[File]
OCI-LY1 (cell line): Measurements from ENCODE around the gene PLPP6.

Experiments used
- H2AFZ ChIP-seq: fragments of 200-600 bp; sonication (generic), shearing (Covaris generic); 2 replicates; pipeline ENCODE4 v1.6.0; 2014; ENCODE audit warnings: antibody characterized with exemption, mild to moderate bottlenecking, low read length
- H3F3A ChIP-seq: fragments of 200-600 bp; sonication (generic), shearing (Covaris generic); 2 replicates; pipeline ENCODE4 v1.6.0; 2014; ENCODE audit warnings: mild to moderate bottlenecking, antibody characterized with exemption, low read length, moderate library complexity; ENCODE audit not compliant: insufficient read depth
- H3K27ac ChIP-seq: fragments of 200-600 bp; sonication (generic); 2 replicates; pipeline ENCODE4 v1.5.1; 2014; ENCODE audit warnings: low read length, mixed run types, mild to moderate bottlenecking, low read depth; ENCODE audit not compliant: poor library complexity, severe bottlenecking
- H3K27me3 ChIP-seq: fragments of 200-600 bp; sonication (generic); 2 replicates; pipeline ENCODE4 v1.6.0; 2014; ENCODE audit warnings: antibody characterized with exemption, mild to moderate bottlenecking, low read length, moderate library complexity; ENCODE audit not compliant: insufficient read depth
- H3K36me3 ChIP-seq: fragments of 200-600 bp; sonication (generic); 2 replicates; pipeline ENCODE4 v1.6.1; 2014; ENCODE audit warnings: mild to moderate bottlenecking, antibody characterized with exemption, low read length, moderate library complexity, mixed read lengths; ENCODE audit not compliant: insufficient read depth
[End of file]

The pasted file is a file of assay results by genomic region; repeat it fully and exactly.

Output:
OCI-LY1 (cell line): Measurements from ENCODE around the gene PLPP6.

Experiments used
- H2AFZ ChIP-seq: fragments of 200-600 bp; sonication (generic), shearing (Covaris generic); 2 replicates; pipeline ENCODE4 v1.6.0; 2014; ENCODE audit warnings: antibody characterized with exemption, mild to moderate bottlenecking, low read length
- H3F3A ChIP-seq: fragments of 200-600 bp; sonication (generic), shearing (Covaris generic); 2 replicates; pipeline ENCODE4 v1.6.0; 2014; ENCODE audit warnings: mild to moderate bottlenecking, antibody characterized with exemption, low read length, moderate library complexity; ENCODE audit not compliant: insufficient read depth
- H3K27ac ChIP-seq: fragments of 200-600 bp; sonication (generic); 2 replicates; pipeline ENCODE4 v1.5.1; 2014; ENCODE audit warnings: low read length, mixed run types, mild to moderate bottlenecking, low read depth; ENCODE audit not compliant: poor library complexity, severe bottlenecking
- H3K27me3 ChIP-seq: fragments of 200-600 bp; sonication (generic); 2 replicates; pipeline ENCODE4 v1.6.0; 2014; ENCODE audit warnings: antibody characterized with exemption, mild to moderate bottlenecking, low read length, moderate library complexity; ENCODE audit not compliant: insufficient read depth
- H3K36me3 ChIP-seq: fragments of 200-600 bp; sonication (generic); 2 replicates; pipeline ENCODE4 v1.6.1; 2014; ENCODE audit warnings: mild to moderate bottlenecking, antibody characterized with exemption, low read length, moderate library complexity, mixed read lengths; ENCODE audit not compliant: insufficient read depth